My Kids Don’t Know that October 31st is a Holiday

My Kids Don’t Know that October 31st is a Holiday

For my past 20 years in Israel, many formerly important dates have been passed by unnoticed:

The 4rd Thursday in November
December 25th
January 1st
The 3rd Monday in January
The last Monday in May
July 4th
The 1st Monday in September
And of course, the date that falls today: October 31.

Ahhh, October 31st. So many sweet childhood memories of All Hallows Eve!

The fresh autumn smell of the cut pumpkin, and the feel of the gooey seeds as I emptied them out into the trash can, and the knife held hard in my hand as I carved out the jack-o’-lantern’s face.

And the excitement of the costume: one year a ladybug, one year a hippy, one year Zeus and my little sister, Miriam, as my thunderbolt sidekick. I know it’s already frosty cold outside, but listen Mom, there is NO WAY I’m going to hide my costume under a coat.

And of course the main event: the trick-or-treating ONLY to houses of neighbors we knew. First with my parents and then, as I grew older, all on my own with my big brother. And the huge bag of snickers and lollipops and lifesavers which we checked once home for razor blades and then treasured and ate treat by yummy treat for the coming week.

Ohhh, how I loved Halloween!
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Yesterday I was about to knock on the door of Yaakov’s babysitter, Ganenet Rivki, when I heard her calling out slowly, as if for a child: “Baruch! Atoh! Adoi-shem! Eloikanu! Melech Ha’oilam!…Omain!”

I love Rivki, she’s very Charedi and very cool and has tons of positive energy and clearly gets a major kick out of babysitting every morning for a bunch of toddlers before her own nine arrive home.

So I knocked on the door, and when Rivki answered with her regular glowing happy-heart smile I asked her if she’d been saying a blessing with one of the kids.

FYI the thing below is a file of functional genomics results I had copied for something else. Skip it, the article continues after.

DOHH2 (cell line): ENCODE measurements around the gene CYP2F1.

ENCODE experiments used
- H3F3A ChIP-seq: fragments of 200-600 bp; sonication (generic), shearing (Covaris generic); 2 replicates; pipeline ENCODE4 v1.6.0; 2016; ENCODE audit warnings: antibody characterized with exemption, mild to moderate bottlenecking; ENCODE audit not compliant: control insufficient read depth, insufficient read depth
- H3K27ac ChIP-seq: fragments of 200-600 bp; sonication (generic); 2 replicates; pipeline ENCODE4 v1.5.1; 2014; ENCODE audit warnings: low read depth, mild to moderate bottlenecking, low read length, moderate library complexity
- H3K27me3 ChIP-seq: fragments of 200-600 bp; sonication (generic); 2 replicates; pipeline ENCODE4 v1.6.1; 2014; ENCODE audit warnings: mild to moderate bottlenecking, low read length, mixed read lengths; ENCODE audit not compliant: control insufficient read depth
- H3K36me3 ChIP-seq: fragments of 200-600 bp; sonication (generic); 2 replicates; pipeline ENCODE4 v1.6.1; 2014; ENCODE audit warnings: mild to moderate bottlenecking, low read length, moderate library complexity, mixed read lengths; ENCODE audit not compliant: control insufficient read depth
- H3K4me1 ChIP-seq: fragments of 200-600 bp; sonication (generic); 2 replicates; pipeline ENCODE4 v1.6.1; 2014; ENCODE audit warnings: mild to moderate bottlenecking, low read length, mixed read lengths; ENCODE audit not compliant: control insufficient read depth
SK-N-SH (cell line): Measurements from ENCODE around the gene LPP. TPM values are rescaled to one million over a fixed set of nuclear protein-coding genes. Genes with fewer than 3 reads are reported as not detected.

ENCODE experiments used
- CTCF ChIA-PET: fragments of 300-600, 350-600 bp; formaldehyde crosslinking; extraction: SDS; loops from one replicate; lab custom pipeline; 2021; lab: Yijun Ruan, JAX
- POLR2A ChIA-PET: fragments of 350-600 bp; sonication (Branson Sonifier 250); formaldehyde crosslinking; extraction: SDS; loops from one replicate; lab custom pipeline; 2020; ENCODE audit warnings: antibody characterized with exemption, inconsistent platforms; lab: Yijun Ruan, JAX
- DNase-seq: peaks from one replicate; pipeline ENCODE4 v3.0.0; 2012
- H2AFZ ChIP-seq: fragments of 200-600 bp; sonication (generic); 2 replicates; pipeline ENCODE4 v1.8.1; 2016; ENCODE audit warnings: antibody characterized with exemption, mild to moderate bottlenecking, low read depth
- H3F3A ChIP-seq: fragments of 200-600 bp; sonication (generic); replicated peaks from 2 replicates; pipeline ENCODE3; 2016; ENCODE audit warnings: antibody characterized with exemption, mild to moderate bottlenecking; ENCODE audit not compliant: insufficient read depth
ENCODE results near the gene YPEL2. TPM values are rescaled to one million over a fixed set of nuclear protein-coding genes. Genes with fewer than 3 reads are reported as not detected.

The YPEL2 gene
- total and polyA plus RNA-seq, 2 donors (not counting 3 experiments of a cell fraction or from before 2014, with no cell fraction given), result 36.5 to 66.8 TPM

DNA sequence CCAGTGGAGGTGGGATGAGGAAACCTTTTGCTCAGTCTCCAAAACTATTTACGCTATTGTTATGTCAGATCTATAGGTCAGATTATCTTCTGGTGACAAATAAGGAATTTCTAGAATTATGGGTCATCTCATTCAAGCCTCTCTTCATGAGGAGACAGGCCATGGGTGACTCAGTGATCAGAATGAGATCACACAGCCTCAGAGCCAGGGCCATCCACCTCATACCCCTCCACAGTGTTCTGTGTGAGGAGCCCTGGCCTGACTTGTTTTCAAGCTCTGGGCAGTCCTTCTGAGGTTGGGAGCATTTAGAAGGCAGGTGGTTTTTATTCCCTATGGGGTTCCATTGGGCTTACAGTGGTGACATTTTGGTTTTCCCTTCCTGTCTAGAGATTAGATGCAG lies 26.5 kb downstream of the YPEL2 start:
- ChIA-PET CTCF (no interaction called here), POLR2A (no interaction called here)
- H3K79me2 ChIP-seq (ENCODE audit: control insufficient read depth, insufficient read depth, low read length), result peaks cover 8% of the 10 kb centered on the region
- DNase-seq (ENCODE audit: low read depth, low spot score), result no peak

“Definitely! I say the blessings with the babies before they eat. And I also daven with them every day- did you know that?”

“Amazing,” I responded.

“With my own babies, from the moment they are born each time they nurse I say, ‘Baruch Atoh, Omain!’ I want them to hear that, to be used to it.”

“Amazing. I’m going to remember that… ” I promised.
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Last night I was talking with my tenth grader Hadas about her school schedule which stretches 8 hours a day.

“Wow,” I said, “ When I was in school we only had school between 8:30 and 2:45—around six hours. And I was still exhausted by the end of the day. It’s incredible that you manage with such a long day.”

“I wonder why your school day was shorter?”

“It actually makes sense that it was a lot shorter since you study Kodesh and also Chol—-holy subjects and also secular ones. And when I was growing up, of course, there was no Kodesh” and the sadness of my own words startled me.
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The Gemara refers to a person’s “Girsa D’Yankuta” meaning the things that we learn in childhood, the knowledge and experiences and beliefs that we drink in with our mothers’ milk and throughout our childhoods. The girsa d’Yankuta that is planted deep within our souls and accompanies us afterwards wherever we go in life.

My girsa d’yankuta: “Trick or Treat!”